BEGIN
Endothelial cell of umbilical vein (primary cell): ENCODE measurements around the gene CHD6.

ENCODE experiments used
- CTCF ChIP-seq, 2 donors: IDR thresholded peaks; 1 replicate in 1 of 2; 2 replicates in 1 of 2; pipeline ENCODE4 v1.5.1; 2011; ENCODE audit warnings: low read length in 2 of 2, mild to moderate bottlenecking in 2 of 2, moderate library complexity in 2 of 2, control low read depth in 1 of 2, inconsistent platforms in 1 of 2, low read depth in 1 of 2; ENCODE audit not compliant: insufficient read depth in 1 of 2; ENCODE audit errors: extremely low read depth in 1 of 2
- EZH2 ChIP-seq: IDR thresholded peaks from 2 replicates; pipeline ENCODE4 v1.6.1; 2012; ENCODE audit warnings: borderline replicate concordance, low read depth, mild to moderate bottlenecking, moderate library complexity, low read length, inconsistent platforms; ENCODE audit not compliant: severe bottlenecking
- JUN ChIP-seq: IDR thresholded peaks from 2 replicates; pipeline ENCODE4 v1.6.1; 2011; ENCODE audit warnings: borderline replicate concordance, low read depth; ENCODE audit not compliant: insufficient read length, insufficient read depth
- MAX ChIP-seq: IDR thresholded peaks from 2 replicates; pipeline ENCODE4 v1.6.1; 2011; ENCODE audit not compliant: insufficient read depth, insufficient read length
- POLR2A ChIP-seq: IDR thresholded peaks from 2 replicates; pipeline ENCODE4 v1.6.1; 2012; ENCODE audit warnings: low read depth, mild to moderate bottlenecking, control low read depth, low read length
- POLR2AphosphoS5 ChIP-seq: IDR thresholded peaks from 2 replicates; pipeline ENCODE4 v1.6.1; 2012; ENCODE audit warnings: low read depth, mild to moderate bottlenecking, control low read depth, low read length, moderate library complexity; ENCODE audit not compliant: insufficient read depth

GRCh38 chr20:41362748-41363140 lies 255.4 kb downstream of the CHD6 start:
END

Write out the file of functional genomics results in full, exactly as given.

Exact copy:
Endothelial cell of umbilical vein (primary cell): ENCODE measurements around the gene CHD6.

ENCODE experiments used
- CTCF ChIP-seq, 2 donors: IDR thresholded peaks; 1 replicate in 1 of 2; 2 replicates in 1 of 2; pipeline ENCODE4 v1.5.1; 2011; ENCODE audit warnings: low read length in 2 of 2, mild to moderate bottlenecking in 2 of 2, moderate library complexity in 2 of 2, control low read depth in 1 of 2, inconsistent platforms in 1 of 2, low read depth in 1 of 2; ENCODE audit not compliant: insufficient read depth in 1 of 2; ENCODE audit errors: extremely low read depth in 1 of 2
- EZH2 ChIP-seq: IDR thresholded peaks from 2 replicates; pipeline ENCODE4 v1.6.1; 2012; ENCODE audit warnings: borderline replicate concordance, low read depth, mild to moderate bottlenecking, moderate library complexity, low read length, inconsistent platforms; ENCODE audit not compliant: severe bottlenecking
- JUN ChIP-seq: IDR thresholded peaks from 2 replicates; pipeline ENCODE4 v1.6.1; 2011; ENCODE audit warnings: borderline replicate concordance, low read depth; ENCODE audit not compliant: insufficient read length, insufficient read depth
- MAX ChIP-seq: IDR thresholded peaks from 2 replicates; pipeline ENCODE4 v1.6.1; 2011; ENCODE audit not compliant: insufficient read depth, insufficient read length
- POLR2A ChIP-seq: IDR thresholded peaks from 2 replicates; pipeline ENCODE4 v1.6.1; 2012; ENCODE audit warnings: low read depth, mild to moderate bottlenecking, control low read depth, low read length
- POLR2AphosphoS5 ChIP-seq: IDR thresholded peaks from 2 replicates; pipeline ENCODE4 v1.6.1; 2012; ENCODE audit warnings: low read depth, mild to moderate bottlenecking, control low read depth, low read length, moderate library complexity; ENCODE audit not compliant: insufficient read depth

GRCh38 chr20:41362748-41363140 lies 255.4 kb downstream of the CHD6 start: